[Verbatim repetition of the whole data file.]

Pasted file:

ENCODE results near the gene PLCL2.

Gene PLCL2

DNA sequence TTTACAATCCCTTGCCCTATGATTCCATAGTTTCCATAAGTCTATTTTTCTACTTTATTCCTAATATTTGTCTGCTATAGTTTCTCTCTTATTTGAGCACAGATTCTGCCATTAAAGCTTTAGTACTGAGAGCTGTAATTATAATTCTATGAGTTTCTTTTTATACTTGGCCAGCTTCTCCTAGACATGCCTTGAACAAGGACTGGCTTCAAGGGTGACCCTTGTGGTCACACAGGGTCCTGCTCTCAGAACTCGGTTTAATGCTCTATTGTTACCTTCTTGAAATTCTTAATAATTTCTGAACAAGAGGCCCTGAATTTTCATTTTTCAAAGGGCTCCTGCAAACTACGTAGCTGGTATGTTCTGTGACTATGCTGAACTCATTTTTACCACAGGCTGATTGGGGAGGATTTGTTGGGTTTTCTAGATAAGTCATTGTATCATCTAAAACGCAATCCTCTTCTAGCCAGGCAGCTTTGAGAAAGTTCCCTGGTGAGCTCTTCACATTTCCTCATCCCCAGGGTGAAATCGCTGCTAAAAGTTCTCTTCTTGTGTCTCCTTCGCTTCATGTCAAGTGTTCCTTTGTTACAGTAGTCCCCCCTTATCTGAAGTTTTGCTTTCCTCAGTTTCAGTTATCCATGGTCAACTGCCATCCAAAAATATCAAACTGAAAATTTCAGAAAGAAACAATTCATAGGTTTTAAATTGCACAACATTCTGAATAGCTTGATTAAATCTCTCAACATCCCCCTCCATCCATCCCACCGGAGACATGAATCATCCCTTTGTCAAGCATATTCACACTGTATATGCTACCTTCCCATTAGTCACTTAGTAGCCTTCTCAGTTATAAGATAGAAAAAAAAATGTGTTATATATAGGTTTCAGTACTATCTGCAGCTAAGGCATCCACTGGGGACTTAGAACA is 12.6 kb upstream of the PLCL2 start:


ENCODE results near the gene PLCL2.

Gene PLCL2

DNA sequence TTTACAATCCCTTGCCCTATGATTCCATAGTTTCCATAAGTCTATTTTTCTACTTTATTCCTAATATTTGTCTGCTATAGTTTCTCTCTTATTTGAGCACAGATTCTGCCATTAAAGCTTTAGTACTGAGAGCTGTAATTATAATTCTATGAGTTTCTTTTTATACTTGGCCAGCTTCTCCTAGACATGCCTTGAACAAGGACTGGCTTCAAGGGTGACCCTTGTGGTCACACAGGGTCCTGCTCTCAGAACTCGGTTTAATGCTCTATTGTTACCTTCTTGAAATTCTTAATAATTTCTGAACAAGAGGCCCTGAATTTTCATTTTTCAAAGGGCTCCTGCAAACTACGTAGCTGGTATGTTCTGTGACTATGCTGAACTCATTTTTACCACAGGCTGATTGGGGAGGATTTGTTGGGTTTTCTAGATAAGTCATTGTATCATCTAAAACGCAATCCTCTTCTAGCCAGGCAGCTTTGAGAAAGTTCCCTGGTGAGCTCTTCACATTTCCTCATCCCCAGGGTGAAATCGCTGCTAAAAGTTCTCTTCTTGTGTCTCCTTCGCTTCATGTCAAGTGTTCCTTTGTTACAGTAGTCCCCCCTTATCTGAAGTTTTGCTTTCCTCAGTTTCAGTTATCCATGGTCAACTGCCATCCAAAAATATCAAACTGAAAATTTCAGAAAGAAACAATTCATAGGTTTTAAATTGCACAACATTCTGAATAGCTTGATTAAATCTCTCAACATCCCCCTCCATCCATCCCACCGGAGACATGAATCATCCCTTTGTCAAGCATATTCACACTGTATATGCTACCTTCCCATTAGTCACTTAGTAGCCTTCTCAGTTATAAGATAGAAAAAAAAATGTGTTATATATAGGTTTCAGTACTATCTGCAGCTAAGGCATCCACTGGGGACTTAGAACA is 12.6 kb upstream of the PLCL2 start: